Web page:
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800 years ago in the medieval times, Kings of Sr Lanka ruled the country from Polonnaruwa. During the Polonnaruwa era Sri Lanka built a lot of foreign trade arrangements, and made the country self-sufficient. However Polonnaruwa was not able to hold up as Anuradhapura, but produced some of the greatest rulers who added many important additions to the country.

Places to stay, where to eat and things to go in Polonnaruwa

Sacred in Polonnaruwa

Buddhism in Sri Lanka suffered due to the destruction made by Chola invaders Rajaraja and his son Rajendra in the 11th-century. It was said that the country failed fulfil the necessity of five ordained bhikkhus required for Upasampada ceremonies. King Vijayabahu I had to seek help from King Anawrahta in Burma to re-established Buddhism in the island. Following Vijayabahu, Parakramabahu and Nissanka Malla made some valuable contributions to preserve Buddhism in Sri Lanka.

A collection of four amazing Buddha statues carved out of a long slab of granite in the 12th-century.

Once an amazing Dravidian style image house providing shelter for a 41 feet standing Buddha statue, Lankathilaka Image House was built in the 12th-century by ancient King Parakramabahu

A uniquely shaped stupa built in the 12th century by Queen Rupawathi one of King Parakramabahu |’s consorts.

Originally known as the Rupavathi Stupa, and built by Queen Subadra, a consort of King Parakramabahu I, Kiri Vehera is the second largest stupa in Polonnaruwa.

An ancient monastic complex with a red-brick stupa, alms hall, hospital and image houses.

Built in the 10th-century by Chola invaders of Sri Lanka, Naipena Vehera is a Dravidian style shrine dedicated to God Vishnu built in the 10th-century

An ancient library and a monastic complex built in the 12th century under the reign of King Parakramabahu I.

Built by King Nissanka Malla, the Rankoth Vehera is the largest Dagoba in polonnaruwa and the fourth largest in Sri Lanka.

An image house built in the 12th-century by King Parakramabahu I, the Thivanka Pilimage gots its name for the thrice bent Buddha statue it houses.

Surrounded by a latticed stone fence, with octagonal stone pillars carrying its roof, the Medirigiriya Vatadage was built to provide shelter to the stupa and the Buddha statues placed inside.

Built during the Reign of King Kavan Tissa by his sister Princess Somawhathi and her husband Prince Abhaya, the Somawathiya Stupa enshrines the right canine tooth Relic of Buddha.

Sacred Quadrangle of Polonnaruwa

The raised-up ground with retaining walls on the four sides, this was once the place where the sacred tooth relic of Buddha was kept.

Dalada Maluwa is a raised ground with retaining walls built by King Vijayabahu I, where many ancient Buddhist attractions were built.

Also known as the stone book, Gal Potha is a massive rock inscription built in the times of King Nisshanka Malla in the 12th-century.

Located in the “Dalada Maluwa”, the Polonnaruwa Vatadage was once providing shelter and protection for the sacred tooth relic or the alms bowl of Gautama Buddha.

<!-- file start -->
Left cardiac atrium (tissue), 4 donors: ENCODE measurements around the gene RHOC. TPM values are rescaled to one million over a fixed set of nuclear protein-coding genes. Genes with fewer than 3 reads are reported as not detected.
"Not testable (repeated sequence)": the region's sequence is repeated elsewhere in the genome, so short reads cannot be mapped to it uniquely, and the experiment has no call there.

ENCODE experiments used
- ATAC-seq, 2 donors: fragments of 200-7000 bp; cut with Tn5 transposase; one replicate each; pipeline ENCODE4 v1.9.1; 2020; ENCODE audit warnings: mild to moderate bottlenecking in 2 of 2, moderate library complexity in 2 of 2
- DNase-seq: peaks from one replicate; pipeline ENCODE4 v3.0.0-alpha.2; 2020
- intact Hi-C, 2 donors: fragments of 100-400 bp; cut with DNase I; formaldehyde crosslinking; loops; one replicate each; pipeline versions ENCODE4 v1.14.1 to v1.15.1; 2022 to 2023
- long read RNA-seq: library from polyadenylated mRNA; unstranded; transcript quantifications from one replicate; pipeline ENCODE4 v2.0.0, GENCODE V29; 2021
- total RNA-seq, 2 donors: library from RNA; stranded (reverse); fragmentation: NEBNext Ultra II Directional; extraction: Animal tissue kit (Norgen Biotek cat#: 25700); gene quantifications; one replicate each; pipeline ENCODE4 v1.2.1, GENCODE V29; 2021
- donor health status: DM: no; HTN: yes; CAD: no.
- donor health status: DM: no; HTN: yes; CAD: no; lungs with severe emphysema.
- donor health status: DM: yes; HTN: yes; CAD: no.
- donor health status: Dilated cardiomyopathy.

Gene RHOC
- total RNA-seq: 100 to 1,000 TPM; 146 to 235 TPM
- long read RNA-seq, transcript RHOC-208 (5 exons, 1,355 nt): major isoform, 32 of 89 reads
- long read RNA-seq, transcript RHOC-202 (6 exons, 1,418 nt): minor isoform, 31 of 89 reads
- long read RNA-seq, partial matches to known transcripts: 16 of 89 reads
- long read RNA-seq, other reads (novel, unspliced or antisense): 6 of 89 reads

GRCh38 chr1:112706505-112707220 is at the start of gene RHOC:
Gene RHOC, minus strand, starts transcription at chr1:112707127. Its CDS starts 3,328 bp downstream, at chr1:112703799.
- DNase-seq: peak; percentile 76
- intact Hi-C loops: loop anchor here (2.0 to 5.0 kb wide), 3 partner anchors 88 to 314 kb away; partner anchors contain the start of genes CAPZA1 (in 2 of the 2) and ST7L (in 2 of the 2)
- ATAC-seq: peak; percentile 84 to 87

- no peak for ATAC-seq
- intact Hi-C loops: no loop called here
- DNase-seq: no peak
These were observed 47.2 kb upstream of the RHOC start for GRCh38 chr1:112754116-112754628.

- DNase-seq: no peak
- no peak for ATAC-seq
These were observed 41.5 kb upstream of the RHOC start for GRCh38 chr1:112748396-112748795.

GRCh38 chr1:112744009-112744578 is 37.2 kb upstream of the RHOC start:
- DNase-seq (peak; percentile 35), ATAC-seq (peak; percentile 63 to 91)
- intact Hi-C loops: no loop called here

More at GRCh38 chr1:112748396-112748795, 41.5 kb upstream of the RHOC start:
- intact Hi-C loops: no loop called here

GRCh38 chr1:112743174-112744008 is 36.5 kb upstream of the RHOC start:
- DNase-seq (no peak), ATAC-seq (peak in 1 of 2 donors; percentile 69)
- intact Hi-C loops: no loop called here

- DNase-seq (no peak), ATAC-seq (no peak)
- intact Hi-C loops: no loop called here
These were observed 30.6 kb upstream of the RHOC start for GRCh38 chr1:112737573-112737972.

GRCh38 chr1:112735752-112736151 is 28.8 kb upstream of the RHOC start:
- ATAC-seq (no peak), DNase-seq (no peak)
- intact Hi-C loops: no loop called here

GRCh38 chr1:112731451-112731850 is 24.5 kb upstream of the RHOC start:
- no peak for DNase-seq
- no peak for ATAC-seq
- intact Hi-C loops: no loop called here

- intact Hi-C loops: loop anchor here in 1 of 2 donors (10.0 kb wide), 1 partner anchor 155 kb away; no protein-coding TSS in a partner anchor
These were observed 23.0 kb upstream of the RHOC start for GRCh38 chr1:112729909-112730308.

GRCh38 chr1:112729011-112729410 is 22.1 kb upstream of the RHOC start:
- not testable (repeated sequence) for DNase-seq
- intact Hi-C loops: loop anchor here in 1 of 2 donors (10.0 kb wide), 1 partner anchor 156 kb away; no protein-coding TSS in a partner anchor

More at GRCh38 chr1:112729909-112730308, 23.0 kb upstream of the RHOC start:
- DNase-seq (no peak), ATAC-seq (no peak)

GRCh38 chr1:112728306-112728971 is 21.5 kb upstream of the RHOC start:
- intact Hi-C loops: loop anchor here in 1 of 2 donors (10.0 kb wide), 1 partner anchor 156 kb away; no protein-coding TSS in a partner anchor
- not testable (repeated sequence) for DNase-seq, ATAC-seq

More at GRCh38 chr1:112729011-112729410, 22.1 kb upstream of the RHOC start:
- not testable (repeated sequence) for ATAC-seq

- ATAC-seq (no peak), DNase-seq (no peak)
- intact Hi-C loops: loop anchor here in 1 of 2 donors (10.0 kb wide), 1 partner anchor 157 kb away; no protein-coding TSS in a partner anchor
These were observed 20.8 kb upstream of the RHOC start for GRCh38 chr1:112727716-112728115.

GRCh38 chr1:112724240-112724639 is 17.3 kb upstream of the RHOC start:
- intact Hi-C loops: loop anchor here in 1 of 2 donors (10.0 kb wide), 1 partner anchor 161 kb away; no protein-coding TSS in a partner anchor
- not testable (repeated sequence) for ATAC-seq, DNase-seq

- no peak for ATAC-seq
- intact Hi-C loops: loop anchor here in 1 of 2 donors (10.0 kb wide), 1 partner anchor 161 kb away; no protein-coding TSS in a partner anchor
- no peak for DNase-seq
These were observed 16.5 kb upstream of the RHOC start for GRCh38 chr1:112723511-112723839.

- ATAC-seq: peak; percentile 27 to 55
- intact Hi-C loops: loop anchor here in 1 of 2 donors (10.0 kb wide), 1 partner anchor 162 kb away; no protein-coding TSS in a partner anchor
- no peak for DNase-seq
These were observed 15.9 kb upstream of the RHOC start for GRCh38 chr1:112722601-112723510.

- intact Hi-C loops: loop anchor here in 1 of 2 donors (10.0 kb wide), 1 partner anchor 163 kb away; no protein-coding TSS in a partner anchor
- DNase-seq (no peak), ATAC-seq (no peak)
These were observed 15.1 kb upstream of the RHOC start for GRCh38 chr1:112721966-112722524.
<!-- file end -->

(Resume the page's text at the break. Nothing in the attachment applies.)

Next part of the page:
An amazing “Pirith Mandapaya” built in the 12th-century by King Nishanka Malla.

A monument said to have been built in 60 hours hence it got its name “Hatadage” to house the Sacred Tooth Relic and the Alms bowl of Gautama Buddha under the reign of King Nisanka Malla.

A seven storied square shaped structure with diminishing levels, the Sathmahal Prasadaya is believed to be an ancient stupa.

Ancient City of Polonnaruwa

Ruins of the iconic seven storied palace of King Parakramabahu, his council chamber, King Vijayabahu I’s palace, royal bath, and many other medieval attractions speaking for the glory of Polonnaruwa.

Remains of 1.6 meter thick walls and the foundations of the seven storied palace used by King Parakramabahu I in the 12th-century.

A raised-up chamber with amazing carvings and rock pillars, this was used in the 12th century by King Parakramabahu I to conduct meetings with his ministers.

A dravidian style shrine built by a Chola invader named Rajaraja I, Shiva Devalaya is dedicated to the Hindu God Shiva.

A hindu shrine dating back to the 13th century built with closely fitted rock slabs.

King Parakramabahu I was regarded as one of the greatest rulers of Sri Lanka for having unified the island, developing trade relationships with China and the Middle East, reforming Buddhist practises and invasions in Myanmar. This iconic statue demonstrates his strength, majesty, dignity.

A massive water reservoir built in the 12th-century by King Parakramabahu I, the Parakrama Samudraya fulfils water requirements of 18000 acres of Paddy fields.

An amazing museum dedicated to the ancient kingdom Polonnaruwa.

An ancient lotus shaped bath pond with eight petals and five diminishing rings built in the 12th-century for the user of Buddhist monks.

Elephants in Polonnaruwa

Polonnaruwa and its surroundings are home for many wild elephants in Sri Lanka. Sometimes these giants reach main roads. With its water reservations, and the green grass shooting up on their shores elephants gather to feast in larger numbers in the national parks of Polonnaruwa.

Less busy afternoon safaris at Kaudulla promises seeing Sri Lanka’s magnificent wild elephants.

Bordering the Parakrama Samudraya, Angammedilla national park is among the best parks to see wild elephants.

A national park in Sri Lanka where hundreds of elephants gather around during the dry seasons.